But, I don’t want to make it sound too easy. In the big YMCA meetings in China, Christianity was criticized by many of the students where religion was being dropped in favor of “Mr. Democracy,” “Mr. Science,” socialism, and the like. In Japan, Christianity ran afoul of Shinto, the more-or-less national religion, and in order to survive in the 1930s, Christians had to suspend the First Commandment and worship the emperor. Since Korea was a Japanese colony, the same conflict between the state and Christianity tore the church apart, as some chose to obey Japanese law and others stayed “pure” by resisting orders to bow at Shinto shrines. The resisters often went to jail and even paid with their lives.
Lucien: You’ve written elsewhere that Protestant missionaries in Northeast Asia had a triad of objectives: evangelism, education, and medicine. In the nineteenth and early part of the twentieth centuries, how effective were Protestant missionaries in achieving these objectives in, respectively, China and Japan?
Donald Clark: You can see this triad of objectives in the first generation of Protestant missionaries in China: Robert Morrison and Elijah Bridgman were ordained ministers, as was Peter Parker, an ordained Presbyterian who was also an ophthalmologist. Parker is regarded as the founder of medical missions in China, arriving in Canton in 1834. The missionary educators and their schools came later, especially in the 1860s and after.
The results of missionary work in education and medicine in China linger on everywhere, visible in the campuses and institutions that were left behind even after the 1949 Chinese Communist victory. For example, Peking University, China’s elite institution of higher learning, exists today on the campus of the former Christian Yenching University, whose famous pagoda-shaped water tower still stands as a symbol of the missionaries’ interest in blending Chinese style and Western function.
For a while, though, it was tough to find a church—or certainly a functioning church congregation—in China. Only recently has Christianity started spreading again in surprisingly high numbers.
Korea—that is, today’s South Korea—is where Christianity is so ubiquitous that it cries out for some kind of cultural or spiritual explanation. The missionary legacy is visible in the campuses and hospitals there too, but the churches with their red neon crosses at night, dotting the landscape in every city and town, bespeak an industrial-scale organization of community-based Christian congregations that make it a Korean phenomenon.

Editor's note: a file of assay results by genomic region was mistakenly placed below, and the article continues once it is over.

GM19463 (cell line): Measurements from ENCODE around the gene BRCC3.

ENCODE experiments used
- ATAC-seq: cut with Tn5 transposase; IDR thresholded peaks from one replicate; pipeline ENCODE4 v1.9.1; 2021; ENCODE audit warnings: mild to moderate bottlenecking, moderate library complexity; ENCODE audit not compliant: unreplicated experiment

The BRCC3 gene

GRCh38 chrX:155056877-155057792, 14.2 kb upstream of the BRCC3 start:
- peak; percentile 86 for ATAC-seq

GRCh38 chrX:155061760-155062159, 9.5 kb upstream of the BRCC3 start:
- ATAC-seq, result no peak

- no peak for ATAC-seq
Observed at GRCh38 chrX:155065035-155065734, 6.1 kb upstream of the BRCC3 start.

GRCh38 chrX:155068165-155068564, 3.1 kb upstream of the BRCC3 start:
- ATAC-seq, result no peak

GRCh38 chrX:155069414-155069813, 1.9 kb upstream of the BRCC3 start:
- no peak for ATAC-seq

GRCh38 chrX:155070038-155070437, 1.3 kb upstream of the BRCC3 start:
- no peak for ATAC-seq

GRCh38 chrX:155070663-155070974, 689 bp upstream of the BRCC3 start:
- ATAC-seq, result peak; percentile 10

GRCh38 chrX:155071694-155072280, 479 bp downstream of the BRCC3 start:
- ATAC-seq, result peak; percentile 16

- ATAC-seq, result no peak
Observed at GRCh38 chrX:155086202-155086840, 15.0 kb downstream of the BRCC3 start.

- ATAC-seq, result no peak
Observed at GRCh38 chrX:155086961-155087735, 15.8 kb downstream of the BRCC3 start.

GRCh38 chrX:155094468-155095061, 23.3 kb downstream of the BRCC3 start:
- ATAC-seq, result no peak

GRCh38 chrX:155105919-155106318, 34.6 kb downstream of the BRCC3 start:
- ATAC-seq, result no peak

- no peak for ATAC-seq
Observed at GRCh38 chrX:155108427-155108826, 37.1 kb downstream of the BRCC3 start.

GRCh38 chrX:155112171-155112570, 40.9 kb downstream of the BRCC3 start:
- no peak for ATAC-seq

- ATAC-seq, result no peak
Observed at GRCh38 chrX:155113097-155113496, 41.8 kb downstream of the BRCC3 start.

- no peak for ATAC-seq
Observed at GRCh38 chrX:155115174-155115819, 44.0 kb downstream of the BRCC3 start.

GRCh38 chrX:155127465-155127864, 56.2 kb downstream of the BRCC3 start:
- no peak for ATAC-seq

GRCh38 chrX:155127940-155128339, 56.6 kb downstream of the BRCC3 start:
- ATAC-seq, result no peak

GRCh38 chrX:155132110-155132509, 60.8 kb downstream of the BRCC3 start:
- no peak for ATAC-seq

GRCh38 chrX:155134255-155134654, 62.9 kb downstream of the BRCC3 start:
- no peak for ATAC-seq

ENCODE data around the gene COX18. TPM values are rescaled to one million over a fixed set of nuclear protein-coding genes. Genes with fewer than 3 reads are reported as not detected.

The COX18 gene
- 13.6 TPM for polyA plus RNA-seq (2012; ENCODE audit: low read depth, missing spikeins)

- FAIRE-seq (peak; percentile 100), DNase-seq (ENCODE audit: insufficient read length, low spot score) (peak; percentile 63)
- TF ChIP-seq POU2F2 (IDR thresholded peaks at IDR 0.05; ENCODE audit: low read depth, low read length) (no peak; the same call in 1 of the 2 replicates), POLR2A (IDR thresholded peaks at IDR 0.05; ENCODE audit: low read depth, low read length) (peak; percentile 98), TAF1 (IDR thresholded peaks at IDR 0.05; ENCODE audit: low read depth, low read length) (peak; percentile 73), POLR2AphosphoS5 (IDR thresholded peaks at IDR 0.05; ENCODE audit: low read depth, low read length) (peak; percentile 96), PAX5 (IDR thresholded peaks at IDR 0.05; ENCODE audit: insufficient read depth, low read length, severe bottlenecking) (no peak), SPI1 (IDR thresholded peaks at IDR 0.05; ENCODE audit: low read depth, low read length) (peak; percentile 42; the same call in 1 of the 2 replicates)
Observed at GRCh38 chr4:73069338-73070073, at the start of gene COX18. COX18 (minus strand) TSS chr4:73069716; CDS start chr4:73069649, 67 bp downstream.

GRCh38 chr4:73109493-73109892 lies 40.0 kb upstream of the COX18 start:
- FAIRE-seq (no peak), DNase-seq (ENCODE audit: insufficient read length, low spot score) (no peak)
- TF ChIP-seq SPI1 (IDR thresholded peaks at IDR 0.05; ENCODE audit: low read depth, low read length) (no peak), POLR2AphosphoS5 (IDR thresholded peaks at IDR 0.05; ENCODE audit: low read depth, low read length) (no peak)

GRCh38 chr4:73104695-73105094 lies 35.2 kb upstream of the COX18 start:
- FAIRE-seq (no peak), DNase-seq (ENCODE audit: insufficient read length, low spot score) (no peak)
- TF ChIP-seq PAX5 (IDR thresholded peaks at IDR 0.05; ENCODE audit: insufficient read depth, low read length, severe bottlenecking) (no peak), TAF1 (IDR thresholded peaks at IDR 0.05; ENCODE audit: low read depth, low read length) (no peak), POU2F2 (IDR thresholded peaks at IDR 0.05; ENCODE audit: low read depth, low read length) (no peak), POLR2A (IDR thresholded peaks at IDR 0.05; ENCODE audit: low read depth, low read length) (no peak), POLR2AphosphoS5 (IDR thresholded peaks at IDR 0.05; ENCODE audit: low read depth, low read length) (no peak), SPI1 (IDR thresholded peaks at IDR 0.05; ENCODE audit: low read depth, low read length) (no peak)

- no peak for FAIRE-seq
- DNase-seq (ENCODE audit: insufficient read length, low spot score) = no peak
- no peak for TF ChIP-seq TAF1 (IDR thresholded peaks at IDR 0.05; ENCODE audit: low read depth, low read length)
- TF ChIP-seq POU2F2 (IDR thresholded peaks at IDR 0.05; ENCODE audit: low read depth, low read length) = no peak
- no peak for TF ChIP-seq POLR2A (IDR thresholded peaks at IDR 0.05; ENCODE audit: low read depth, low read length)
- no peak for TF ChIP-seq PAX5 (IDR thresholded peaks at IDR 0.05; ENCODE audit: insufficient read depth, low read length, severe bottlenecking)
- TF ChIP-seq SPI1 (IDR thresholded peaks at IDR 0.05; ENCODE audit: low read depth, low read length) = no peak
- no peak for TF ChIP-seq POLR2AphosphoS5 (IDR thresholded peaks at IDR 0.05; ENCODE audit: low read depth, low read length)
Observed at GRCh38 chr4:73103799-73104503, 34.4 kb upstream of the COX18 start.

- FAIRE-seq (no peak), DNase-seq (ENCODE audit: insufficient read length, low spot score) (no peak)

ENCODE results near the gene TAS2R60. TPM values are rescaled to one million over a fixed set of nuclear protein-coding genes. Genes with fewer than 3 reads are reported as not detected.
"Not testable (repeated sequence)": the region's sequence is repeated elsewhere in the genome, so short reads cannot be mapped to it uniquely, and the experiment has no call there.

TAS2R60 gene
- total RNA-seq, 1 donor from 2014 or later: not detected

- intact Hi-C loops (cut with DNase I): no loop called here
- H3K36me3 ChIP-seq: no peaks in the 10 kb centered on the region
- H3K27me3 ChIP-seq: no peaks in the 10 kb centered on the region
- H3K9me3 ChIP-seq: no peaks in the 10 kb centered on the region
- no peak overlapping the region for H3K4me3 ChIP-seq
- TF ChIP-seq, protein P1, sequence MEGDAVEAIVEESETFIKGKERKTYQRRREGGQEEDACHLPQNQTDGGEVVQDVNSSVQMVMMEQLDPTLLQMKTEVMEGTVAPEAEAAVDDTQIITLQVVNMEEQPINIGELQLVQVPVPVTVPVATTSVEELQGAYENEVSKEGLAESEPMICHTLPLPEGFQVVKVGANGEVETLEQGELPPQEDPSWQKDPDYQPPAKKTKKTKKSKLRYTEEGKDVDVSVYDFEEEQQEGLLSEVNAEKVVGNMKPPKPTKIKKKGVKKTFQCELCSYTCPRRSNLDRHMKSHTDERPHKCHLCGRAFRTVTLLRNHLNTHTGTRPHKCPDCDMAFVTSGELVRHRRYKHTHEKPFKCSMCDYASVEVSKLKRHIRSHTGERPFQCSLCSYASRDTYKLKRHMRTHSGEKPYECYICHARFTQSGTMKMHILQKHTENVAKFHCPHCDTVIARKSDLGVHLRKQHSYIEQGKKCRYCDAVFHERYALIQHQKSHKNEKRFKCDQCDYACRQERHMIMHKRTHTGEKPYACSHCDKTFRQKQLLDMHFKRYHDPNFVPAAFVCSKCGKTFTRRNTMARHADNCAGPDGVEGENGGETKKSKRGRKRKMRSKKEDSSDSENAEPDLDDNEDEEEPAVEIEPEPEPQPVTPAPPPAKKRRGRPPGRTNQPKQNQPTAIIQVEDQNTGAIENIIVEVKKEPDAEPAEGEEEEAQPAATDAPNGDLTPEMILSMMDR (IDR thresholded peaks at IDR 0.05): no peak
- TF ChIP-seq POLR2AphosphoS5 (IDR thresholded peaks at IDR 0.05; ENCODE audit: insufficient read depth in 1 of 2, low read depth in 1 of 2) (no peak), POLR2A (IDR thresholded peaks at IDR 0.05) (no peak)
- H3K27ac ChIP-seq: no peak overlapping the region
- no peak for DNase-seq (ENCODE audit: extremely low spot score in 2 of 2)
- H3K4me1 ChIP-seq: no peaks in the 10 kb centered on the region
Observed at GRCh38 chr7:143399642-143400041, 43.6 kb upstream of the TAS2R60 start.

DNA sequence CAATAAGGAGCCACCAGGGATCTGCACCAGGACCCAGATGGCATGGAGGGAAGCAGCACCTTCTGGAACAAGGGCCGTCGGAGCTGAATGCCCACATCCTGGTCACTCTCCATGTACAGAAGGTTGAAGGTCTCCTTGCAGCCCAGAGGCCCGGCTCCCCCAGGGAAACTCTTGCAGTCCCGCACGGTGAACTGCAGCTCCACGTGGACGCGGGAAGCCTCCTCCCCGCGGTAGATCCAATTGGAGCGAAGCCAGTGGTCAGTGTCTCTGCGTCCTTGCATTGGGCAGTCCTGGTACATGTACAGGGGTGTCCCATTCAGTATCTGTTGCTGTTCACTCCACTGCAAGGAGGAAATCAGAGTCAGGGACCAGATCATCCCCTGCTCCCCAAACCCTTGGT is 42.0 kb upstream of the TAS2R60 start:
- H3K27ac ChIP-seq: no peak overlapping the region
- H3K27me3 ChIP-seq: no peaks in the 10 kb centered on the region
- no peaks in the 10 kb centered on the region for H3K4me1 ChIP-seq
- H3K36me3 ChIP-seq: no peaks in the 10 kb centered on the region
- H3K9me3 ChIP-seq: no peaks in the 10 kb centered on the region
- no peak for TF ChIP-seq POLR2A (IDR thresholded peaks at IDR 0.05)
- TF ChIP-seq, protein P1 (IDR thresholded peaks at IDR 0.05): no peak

Lucien: The Republic of Korea is by far the Northeast Asian culture where Christianity made the greatest inroads since it appears that currently about 50 percent of all Koreans who profess any religion are Christian, with the majority belonging to various Protestant denominations. What are the major factors in the latter nineteenth and early part of the twentieth centuries that caused Christianity to make such substantial inroads in Korea?
Donald Clark: The much-noticed prevalence of Christianity in South Korea is a result of a confluence of historical and social forces in the mid and late twentieth century. It is related to missions, but one quickly sees that it is a homegrown Korean variant of Christianity, and that its spread comes from the energy of its own people.
First, around 1900, Korea was open to new ideas, including spiritual ones. The collapse of their monarchy, and Korea’s reduction to colony status, were deeply humiliating and generated a huge appetite for deliverance. During that time, people liked to compare the Koreans with the children of Israel who were held captive in Egypt, looking forward to deliverance by God.
Second, Christianity spread best in the area that was most accustomed to new ideas, the northwestern provinces near the Chinese border, whose heart is the city of Pyongyang. This is an area that has gotten the short end of the stick historically in Korea. The land is not good for farming: landholdings are small instead of the vast estates of the south with their conservative aristocratic owners and attendant peasants. Economic life in the northwest consisted of people selling their own labor for wages for work in mining, logging, or in trade with Chinese.